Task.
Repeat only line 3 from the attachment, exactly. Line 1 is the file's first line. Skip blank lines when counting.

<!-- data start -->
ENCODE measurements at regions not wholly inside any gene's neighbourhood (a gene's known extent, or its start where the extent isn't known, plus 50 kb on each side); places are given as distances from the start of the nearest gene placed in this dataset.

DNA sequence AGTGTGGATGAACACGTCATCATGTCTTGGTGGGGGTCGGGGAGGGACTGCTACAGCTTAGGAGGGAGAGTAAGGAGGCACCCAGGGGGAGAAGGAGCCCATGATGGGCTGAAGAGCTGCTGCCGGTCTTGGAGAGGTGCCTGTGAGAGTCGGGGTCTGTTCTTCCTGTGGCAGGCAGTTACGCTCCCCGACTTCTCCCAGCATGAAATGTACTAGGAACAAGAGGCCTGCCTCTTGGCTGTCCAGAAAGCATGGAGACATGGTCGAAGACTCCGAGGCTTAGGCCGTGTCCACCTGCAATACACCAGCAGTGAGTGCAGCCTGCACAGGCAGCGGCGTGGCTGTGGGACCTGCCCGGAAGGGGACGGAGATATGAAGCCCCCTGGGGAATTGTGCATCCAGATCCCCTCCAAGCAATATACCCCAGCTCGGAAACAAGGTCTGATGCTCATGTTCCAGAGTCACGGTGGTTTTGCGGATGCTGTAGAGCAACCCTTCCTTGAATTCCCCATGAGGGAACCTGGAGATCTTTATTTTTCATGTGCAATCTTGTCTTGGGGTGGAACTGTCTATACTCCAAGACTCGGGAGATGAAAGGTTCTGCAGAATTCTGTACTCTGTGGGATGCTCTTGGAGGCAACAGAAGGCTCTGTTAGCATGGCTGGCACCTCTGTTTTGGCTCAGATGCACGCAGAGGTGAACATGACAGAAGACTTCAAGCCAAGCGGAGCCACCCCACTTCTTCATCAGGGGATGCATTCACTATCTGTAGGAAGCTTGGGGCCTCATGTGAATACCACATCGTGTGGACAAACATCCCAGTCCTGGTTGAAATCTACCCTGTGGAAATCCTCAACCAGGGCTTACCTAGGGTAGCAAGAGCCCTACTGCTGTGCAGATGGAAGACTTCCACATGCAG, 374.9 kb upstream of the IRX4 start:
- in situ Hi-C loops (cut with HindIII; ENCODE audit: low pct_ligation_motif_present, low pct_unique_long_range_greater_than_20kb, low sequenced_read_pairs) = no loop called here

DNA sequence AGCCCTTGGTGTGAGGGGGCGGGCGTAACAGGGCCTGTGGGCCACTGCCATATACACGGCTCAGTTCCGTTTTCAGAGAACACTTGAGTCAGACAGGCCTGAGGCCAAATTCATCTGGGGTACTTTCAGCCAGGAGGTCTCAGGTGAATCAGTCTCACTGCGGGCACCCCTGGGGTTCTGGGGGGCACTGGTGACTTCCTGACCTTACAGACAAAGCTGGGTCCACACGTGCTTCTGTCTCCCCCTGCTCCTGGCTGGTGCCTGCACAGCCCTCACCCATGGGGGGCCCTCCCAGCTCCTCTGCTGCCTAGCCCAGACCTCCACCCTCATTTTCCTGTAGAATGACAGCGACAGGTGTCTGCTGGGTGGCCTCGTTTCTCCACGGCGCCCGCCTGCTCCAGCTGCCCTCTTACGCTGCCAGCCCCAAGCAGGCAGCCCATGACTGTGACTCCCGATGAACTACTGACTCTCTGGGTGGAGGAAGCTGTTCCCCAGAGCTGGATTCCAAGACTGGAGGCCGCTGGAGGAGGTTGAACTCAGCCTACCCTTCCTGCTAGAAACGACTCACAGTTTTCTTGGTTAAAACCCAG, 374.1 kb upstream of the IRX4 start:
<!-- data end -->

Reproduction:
- in situ Hi-C loops (cut with HindIII; ENCODE audit: low pct_ligation_motif_present, low pct_unique_long_range_greater_than_20kb, low sequenced_read_pairs) = no loop called here